precaution, and then leisurely read that prices were up for the
month, and by 0.6%. In March, the Philly Fed's prices paid component
surged 9.7 points to 53.4. The 'prices received' subindex climbed
3.7 points to 22.6. Both are at the highest levels in nine-years.
My immediate reaction was an involuntary tightening of my trigger
finger as I staggered about clutching my heart, and then, according
to expert testimony, was enveloped in a confluence of outrage,
fear, and panic in doses that were, according to sensitive instruments
developed specifically for the purpose, off the charts!
Of course, there was the rush by government wonks and the stupid
class of people in America, which is the class known as "American
economists," who all decided that prices going up did not
mean that prices went up, and even if they did, then it is okay,
and it is nothing to get worried about, and that it actually
meant that this was the perfect time to buy some stocks or bonds
or houses or something.
The next day, in the WSJ column "Ahead of the tape,"
by Aaron Lucchetti, we read that "The big question for bond
investors is whether factories and other 'producers' will eventually
pass on some these small, but growing, price increases to consumers."
Then we are treated to the opinion of an American economist,
namely Michael Ryan of UBS Financial Services, who thinks that
maybe these producers will not be able to pass along those price
increases to consumers. He says that while there is a historical
tendency for consumer prices to rise following producer prices
rising, "It doesn't always transfer."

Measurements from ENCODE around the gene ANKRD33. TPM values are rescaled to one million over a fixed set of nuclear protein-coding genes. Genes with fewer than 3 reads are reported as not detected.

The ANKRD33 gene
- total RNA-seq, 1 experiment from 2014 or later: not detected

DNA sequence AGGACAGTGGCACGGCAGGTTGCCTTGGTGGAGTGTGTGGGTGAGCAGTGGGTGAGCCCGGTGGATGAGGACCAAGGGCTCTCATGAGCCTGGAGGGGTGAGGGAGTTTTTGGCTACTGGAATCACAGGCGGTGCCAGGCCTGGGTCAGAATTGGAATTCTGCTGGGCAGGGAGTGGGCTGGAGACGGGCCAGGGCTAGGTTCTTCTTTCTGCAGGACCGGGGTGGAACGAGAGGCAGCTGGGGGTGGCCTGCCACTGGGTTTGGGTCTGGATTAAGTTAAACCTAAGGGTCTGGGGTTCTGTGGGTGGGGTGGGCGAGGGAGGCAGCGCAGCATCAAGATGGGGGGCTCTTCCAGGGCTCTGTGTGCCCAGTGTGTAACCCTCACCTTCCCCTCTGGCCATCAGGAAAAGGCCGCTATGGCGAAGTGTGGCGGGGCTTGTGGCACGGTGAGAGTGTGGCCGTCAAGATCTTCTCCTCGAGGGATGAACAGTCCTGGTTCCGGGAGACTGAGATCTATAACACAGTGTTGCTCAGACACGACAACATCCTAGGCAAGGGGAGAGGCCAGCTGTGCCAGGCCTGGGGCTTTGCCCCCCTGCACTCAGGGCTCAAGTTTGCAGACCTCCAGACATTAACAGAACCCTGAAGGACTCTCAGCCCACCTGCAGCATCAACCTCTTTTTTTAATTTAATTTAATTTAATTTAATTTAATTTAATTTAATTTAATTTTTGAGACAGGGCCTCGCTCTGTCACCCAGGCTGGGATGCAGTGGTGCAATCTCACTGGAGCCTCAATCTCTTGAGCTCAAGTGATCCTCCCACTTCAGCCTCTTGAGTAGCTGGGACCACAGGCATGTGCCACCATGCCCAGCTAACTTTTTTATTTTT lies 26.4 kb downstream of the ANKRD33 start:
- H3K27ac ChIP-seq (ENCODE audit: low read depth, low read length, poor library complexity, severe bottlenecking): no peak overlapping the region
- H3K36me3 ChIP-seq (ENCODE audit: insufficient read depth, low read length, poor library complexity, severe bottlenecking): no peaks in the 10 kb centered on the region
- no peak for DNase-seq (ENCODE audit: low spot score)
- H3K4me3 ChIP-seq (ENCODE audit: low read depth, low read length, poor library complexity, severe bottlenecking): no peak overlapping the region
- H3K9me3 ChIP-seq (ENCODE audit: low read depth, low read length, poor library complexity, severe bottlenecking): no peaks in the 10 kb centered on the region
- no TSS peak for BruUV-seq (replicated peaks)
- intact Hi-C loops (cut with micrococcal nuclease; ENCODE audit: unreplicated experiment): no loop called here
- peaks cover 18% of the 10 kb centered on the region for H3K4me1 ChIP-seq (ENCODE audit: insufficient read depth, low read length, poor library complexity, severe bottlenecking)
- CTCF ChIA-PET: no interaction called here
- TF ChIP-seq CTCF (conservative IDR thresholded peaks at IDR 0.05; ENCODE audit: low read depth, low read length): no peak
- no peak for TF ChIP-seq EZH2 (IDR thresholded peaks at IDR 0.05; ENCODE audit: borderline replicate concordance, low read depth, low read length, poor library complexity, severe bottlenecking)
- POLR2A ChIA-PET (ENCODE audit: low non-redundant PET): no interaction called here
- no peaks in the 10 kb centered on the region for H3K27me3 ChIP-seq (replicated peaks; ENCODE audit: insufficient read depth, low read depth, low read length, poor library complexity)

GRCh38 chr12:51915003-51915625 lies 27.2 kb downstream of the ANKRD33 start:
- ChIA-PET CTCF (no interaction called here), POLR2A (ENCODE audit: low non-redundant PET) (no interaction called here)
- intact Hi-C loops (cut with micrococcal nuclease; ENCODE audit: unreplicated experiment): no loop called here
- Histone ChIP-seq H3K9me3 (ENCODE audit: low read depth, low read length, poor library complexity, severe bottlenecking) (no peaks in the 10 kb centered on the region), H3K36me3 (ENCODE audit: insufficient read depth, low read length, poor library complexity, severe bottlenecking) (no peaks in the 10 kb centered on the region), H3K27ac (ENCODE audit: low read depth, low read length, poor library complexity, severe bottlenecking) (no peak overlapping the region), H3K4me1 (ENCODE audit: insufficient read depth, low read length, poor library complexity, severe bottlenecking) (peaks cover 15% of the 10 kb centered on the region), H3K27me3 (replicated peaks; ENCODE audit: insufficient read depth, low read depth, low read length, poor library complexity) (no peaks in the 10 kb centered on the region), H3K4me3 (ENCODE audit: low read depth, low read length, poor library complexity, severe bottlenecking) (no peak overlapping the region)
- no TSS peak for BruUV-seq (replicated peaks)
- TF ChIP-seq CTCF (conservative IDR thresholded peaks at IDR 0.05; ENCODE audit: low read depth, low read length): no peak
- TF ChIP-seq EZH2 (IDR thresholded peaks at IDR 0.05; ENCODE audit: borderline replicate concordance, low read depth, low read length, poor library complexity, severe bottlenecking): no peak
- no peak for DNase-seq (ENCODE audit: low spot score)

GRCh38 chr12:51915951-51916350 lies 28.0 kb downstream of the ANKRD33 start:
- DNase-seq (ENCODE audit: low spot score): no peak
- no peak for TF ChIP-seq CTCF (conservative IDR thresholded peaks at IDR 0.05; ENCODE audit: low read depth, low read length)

"Historical tendency." I like that.
Well, I am here to tell you and Mr. Ryan that rising producer
prices rising are always paid by somebody. Either the consumer
pays them, or the stockholders pay them in the form of reduced
profits. Either way, somebody pays, and they take the whack to
Christina Wise of Investors Business Daily wrote a column entitled
"PPI Rose 0.6% in Jan; Prices Up in Pipeline," and
it shows that she is on the same page as the Mogambo, too, as
she writes, "Others see inflation ahead, saying eventually
higher production prices will be passed on to consumers."
David Littmann, chief economist at Comerica Bank, pretty much
agrees with me and Christina's un-referenced 'others", and
says "All commodity prices are up and I think that's a worrisome
sign because these wholesale prices do precede CPI. There's no
nice way of toning it down. It presages a great deal higher inflation
So, will producers be able to pass along the higher prices? I
am here to tell you that there are very few stockholders that
are going to let the executive management staff sit around on
their fat keesters, soaking up gigantic loads of perks and benefits
and stock options, while the income of the stockholders goes
down, all because the company is absorbing higher costs. Those
managers who are still around next year at this time will have
figured out some way, some ingenious way, some desperate way,
to increase the prices that consumers pay. And if you want REAL
"historical precedent," this is it.
Marshall Auerback, one of the really smart guys of the world
whom I would love to see wrestle Alan Greenspan to the ground
and make him squeal like a monkey, has written another of his
stellar articles for the Prudent Bear website. He has entitled
his new screed "Argentina Should Hold Firm (But It Probably
He is referring to Argentina being the primary recipient of IMF
largesse, and how they are telling the IMF, translated into Mogambo-speak,
"We have no intention of paying those filthy capitalist
swine bondholders what we owe them unless they are willing to
take ten cents on the dollar. But if you give us another big
bunch of money, measured in billions of dollars, we will make
token payments on some of our overdue loans, and maybe invite
you over for lunch and say some nice things, all of which are
But Mr. Auerback has taken the bankrupting situation in Argentina
and extrapolated to other countries who are just as big a bunch
of debt-addled dirtbags, namely us. "We have made the point
before, but if ever there was a party in desperate need of a
traditional IMF style makeover, it is the United States of America.
The convenient focus on Argentina helps to distract attention